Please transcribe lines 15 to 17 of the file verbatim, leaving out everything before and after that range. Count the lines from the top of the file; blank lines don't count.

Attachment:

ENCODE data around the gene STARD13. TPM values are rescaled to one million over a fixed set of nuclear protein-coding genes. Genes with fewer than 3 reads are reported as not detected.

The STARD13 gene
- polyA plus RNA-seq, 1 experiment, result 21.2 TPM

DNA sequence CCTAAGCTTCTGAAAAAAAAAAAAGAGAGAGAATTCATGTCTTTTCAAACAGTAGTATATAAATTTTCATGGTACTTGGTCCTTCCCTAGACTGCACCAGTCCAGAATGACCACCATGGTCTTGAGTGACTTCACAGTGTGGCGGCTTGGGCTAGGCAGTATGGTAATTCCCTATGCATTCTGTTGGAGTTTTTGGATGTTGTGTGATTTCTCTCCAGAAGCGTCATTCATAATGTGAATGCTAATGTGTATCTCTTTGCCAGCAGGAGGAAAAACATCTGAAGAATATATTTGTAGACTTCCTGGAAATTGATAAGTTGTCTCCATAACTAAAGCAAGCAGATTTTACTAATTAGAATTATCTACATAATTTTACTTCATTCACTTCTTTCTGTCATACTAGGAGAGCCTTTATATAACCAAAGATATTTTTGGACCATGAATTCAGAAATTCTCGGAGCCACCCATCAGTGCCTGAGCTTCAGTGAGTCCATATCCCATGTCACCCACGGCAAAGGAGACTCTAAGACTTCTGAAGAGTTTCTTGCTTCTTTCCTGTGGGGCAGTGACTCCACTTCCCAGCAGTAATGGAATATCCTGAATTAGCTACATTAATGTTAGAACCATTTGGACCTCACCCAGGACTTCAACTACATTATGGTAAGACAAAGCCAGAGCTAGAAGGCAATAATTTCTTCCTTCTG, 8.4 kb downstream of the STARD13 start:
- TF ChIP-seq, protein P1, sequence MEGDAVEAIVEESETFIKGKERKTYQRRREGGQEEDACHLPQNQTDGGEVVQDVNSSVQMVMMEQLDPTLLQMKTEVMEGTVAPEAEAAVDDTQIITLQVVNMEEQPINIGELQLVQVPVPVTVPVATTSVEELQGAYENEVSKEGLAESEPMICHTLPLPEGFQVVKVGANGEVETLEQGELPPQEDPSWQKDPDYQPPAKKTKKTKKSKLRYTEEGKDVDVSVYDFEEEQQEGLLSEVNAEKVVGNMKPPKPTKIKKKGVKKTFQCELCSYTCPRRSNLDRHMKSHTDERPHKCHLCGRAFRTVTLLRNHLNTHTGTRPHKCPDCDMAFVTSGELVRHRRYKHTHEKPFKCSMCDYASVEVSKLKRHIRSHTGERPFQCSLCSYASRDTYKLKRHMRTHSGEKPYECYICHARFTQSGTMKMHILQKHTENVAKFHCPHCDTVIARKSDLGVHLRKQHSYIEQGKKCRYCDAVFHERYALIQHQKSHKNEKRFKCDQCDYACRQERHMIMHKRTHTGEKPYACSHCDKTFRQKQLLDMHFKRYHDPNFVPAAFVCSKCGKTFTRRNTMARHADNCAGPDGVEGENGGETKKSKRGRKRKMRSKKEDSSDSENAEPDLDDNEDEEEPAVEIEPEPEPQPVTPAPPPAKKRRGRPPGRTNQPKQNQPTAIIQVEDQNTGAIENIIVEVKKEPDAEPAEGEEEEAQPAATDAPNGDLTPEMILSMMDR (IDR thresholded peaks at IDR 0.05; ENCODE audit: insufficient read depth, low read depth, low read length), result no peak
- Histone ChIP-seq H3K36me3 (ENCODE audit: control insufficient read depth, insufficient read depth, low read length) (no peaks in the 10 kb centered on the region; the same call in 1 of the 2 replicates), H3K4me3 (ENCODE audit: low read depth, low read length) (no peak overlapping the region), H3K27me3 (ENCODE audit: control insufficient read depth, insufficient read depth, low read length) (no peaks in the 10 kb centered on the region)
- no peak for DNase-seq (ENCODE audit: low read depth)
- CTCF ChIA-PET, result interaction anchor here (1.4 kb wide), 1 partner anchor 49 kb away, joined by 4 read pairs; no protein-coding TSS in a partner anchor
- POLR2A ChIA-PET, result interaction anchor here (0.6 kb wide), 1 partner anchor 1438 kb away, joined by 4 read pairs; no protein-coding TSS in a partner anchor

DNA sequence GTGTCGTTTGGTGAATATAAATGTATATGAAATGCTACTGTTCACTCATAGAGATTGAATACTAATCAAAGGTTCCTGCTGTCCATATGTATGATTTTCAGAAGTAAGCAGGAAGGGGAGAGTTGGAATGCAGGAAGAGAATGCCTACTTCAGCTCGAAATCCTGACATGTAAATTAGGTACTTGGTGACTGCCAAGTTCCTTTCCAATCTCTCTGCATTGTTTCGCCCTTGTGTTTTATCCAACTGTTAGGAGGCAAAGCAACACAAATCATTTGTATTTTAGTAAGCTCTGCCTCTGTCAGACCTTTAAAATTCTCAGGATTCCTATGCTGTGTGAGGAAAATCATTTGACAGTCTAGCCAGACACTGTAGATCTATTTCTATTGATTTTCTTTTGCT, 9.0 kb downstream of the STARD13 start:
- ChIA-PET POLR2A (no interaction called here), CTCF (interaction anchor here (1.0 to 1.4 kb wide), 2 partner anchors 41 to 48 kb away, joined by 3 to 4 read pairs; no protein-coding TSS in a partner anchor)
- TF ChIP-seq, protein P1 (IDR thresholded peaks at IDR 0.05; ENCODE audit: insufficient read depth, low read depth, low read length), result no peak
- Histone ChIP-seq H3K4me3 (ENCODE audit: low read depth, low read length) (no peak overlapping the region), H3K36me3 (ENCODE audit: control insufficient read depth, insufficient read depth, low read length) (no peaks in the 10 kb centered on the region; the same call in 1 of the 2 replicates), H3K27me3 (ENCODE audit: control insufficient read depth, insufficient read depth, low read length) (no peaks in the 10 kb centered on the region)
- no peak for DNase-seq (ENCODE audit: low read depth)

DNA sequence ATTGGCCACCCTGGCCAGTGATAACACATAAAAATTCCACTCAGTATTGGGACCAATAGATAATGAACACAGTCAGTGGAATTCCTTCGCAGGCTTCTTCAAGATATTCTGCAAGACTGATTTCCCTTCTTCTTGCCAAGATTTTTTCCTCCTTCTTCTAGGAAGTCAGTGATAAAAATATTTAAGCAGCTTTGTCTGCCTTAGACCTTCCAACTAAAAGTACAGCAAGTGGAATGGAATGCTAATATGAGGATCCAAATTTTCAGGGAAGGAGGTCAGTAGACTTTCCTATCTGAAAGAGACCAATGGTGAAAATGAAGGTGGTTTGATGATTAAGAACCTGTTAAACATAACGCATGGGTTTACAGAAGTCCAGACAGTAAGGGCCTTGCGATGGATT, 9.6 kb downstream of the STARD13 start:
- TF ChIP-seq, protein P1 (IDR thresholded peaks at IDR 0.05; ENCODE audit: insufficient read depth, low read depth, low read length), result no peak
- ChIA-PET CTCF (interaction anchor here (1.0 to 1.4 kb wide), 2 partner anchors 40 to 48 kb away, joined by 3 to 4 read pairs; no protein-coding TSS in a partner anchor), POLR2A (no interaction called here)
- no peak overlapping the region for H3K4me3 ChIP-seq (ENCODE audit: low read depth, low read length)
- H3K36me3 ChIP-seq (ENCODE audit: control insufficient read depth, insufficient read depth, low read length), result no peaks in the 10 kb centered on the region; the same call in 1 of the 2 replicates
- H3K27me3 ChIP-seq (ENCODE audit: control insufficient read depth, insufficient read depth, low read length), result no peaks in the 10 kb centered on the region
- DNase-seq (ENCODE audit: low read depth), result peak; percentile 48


DNA sequence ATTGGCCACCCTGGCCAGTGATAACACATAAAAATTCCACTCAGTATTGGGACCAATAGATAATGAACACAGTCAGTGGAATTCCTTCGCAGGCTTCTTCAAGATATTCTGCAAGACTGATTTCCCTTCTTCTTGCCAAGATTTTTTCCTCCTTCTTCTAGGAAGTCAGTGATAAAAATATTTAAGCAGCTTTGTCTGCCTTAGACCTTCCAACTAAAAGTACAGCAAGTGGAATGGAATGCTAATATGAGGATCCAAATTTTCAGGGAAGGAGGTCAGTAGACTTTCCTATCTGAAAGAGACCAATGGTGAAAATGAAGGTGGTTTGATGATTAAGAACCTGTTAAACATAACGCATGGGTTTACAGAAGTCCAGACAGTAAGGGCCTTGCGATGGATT, 9.6 kb downstream of the STARD13 start:
- TF ChIP-seq, protein P1 (IDR thresholded peaks at IDR 0.05; ENCODE audit: insufficient read depth, low read depth, low read length), result no peak
- ChIA-PET CTCF (interaction anchor here (1.0 to 1.4 kb wide), 2 partner anchors 40 to 48 kb away, joined by 3 to 4 read pairs; no protein-coding TSS in a partner anchor), POLR2A (no interaction called here)